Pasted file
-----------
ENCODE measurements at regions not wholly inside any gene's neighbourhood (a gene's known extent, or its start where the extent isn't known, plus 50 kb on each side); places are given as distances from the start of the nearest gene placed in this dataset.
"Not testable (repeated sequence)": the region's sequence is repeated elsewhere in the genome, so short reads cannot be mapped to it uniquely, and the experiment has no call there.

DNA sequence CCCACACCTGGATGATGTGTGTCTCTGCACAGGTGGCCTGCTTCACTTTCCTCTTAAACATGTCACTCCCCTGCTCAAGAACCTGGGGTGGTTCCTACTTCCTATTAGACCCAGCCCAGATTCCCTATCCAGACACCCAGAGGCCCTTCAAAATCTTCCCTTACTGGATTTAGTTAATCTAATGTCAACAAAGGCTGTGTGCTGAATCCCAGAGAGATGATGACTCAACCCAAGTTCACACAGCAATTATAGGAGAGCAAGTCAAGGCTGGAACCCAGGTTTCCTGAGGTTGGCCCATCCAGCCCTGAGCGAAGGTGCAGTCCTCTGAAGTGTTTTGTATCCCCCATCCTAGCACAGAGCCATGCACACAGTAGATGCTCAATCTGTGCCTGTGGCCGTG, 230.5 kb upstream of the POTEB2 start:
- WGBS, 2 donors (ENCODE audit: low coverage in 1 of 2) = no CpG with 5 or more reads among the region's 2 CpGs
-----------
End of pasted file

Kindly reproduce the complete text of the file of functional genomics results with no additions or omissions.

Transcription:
ENCODE measurements at regions not wholly inside any gene's neighbourhood (a gene's known extent, or its start where the extent isn't known, plus 50 kb on each side); places are given as distances from the start of the nearest gene placed in this dataset.
"Not testable (repeated sequence)": the region's sequence is repeated elsewhere in the genome, so short reads cannot be mapped to it uniquely, and the experiment has no call there.

DNA sequence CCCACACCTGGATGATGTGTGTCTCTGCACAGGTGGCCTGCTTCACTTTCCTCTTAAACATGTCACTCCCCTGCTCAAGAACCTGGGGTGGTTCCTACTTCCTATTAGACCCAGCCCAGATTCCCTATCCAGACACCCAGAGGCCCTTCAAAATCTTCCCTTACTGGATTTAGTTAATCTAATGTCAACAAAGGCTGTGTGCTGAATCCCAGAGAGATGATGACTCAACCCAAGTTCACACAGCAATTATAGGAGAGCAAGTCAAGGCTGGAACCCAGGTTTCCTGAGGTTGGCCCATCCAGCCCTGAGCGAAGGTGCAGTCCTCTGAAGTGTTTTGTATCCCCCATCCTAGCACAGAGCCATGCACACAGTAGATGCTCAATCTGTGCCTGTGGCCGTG, 230.5 kb upstream of the POTEB2 start:
- WGBS, 2 donors (ENCODE audit: low coverage in 1 of 2) = no CpG with 5 or more reads among the region's 2 CpGs